By Gregory White
Examines how emerging financial integration with Europe affects Tunisia and Morocco.
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Additional info for A Comparative Political Economy of Tunisia and Morocco: On the Outside of Europe Looking in
After 1973, high world phosphate prices generated tremendous proﬁts. Phosphates, however, were not the only item under the palace’s control. 16 The explosion in world phosphate prices provided the means to continue the expansion of the public sector, thereby providing employment in the civil service, public sector, and military. Spain’s decision in 1974 to relinquish control of the western Sahara presented Hassan with additional opportunities to bolster state authority. The “Green March,” or Masira, into the western Sahara in November 1975 was Hassan’s attempt to mark Morocco’s claim to a territory rich in natural resources.
In addition, the Omnium Nord Africain (ONA), Morocco’s largest private conglomerate, continues to tower over the Moroccan economy. ”42 As mentioned earlier, the abundance of phosphates has proven valuable to the Moroccan economy, as has the existence of copper and iron reserves. Phosphates have comprised as much as 35 to 40 percent of exports and the country holds as much as two-thirds of the world’s known reserves. 43 Since the mid-1970s, the state has also sought to develop Morocco’s bountiful deep-sea ﬁshing sector, among the most abundant waters in the world.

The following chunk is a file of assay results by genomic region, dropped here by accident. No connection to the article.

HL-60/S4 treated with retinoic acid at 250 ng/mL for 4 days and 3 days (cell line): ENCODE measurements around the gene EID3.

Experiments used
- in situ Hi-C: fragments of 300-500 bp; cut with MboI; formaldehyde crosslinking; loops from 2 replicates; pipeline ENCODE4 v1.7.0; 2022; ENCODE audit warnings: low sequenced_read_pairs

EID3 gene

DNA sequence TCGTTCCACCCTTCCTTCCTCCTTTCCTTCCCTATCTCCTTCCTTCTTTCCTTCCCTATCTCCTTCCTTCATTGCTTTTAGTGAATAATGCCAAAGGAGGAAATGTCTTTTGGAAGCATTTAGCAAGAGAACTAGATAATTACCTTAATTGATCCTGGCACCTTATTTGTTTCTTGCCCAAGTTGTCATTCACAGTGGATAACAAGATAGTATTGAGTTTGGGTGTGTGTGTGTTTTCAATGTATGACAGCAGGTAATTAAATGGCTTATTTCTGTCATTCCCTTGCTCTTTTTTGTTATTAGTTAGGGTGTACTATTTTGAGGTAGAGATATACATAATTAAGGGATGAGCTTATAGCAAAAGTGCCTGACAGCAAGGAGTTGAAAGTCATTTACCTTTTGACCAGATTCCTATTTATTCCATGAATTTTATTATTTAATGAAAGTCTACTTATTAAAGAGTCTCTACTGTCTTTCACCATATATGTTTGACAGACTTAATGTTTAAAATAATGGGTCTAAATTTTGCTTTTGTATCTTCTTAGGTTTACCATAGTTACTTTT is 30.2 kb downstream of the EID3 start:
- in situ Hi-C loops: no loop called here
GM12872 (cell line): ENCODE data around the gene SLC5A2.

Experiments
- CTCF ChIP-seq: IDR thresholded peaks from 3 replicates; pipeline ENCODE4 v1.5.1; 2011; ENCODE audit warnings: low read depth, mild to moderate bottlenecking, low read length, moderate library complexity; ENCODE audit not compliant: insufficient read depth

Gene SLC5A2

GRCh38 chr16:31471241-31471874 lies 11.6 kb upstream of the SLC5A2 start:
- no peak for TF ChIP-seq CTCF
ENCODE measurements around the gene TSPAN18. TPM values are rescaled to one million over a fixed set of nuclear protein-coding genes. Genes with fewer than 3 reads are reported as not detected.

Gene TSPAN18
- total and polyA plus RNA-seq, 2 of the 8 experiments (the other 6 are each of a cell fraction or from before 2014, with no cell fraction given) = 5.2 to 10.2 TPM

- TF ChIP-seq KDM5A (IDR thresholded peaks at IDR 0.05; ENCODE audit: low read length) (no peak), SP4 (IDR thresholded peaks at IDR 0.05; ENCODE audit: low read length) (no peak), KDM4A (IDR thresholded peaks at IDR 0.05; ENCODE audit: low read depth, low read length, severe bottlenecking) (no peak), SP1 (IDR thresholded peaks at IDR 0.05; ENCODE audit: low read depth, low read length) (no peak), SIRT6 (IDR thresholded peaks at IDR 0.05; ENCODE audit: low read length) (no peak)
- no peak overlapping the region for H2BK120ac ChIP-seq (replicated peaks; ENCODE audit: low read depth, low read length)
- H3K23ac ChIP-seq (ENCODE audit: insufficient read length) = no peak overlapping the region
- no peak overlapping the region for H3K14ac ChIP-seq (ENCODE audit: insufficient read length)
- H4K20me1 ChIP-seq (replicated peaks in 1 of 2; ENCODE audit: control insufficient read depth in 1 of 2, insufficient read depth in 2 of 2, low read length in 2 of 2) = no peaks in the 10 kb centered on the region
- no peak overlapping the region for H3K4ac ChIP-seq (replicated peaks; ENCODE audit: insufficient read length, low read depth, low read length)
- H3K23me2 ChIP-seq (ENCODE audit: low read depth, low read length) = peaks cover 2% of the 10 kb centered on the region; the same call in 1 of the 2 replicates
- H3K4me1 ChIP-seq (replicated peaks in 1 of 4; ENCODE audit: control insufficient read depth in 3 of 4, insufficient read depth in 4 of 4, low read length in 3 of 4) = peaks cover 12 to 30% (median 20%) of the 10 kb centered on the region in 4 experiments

Evans’s study of “embedded autonomy” is superb in that it describes a spectrum between predatory and developmental states. He posits that most states experience some combination of the characteristics of the primary examples of predation and developmentalism, Congo/Zaire and Japan, respectively. ” This chapter introduces the cases of Tunisia and Morocco and the impact of European integration on their respective political economies. It also serves to elaborate further the theoretical concerns proffered in chapter 1.